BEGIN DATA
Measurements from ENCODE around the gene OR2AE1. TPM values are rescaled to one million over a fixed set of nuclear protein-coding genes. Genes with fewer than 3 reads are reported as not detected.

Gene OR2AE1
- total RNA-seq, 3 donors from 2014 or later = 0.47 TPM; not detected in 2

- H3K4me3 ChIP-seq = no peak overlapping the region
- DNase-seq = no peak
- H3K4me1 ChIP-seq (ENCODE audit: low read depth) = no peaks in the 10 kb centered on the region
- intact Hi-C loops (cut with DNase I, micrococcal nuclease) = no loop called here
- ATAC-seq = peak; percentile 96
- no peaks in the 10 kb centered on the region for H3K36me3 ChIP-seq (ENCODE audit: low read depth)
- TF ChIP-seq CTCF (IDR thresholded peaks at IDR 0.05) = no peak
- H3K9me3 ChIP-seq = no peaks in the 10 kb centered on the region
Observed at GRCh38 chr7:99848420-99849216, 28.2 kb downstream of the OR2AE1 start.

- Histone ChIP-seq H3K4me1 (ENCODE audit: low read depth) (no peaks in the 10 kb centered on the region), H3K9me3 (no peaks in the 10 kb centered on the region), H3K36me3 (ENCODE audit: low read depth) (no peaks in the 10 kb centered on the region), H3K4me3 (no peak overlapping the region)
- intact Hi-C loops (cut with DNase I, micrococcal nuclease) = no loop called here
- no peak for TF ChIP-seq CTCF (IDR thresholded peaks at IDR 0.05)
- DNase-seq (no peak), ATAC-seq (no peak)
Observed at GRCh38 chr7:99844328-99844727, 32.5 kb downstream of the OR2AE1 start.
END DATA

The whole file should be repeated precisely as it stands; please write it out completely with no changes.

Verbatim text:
Measurements from ENCODE around the gene OR2AE1. TPM values are rescaled to one million over a fixed set of nuclear protein-coding genes. Genes with fewer than 3 reads are reported as not detected.

Gene OR2AE1
- total RNA-seq, 3 donors from 2014 or later = 0.47 TPM; not detected in 2

- H3K4me3 ChIP-seq = no peak overlapping the region
- DNase-seq = no peak
- H3K4me1 ChIP-seq (ENCODE audit: low read depth) = no peaks in the 10 kb centered on the region
- intact Hi-C loops (cut with DNase I, micrococcal nuclease) = no loop called here
- ATAC-seq = peak; percentile 96
- no peaks in the 10 kb centered on the region for H3K36me3 ChIP-seq (ENCODE audit: low read depth)
- TF ChIP-seq CTCF (IDR thresholded peaks at IDR 0.05) = no peak
- H3K9me3 ChIP-seq = no peaks in the 10 kb centered on the region
Observed at GRCh38 chr7:99848420-99849216, 28.2 kb downstream of the OR2AE1 start.

- Histone ChIP-seq H3K4me1 (ENCODE audit: low read depth) (no peaks in the 10 kb centered on the region), H3K9me3 (no peaks in the 10 kb centered on the region), H3K36me3 (ENCODE audit: low read depth) (no peaks in the 10 kb centered on the region), H3K4me3 (no peak overlapping the region)
- intact Hi-C loops (cut with DNase I, micrococcal nuclease) = no loop called here
- no peak for TF ChIP-seq CTCF (IDR thresholded peaks at IDR 0.05)
- DNase-seq (no peak), ATAC-seq (no peak)
Observed at GRCh38 chr7:99844328-99844727, 32.5 kb downstream of the OR2AE1 start.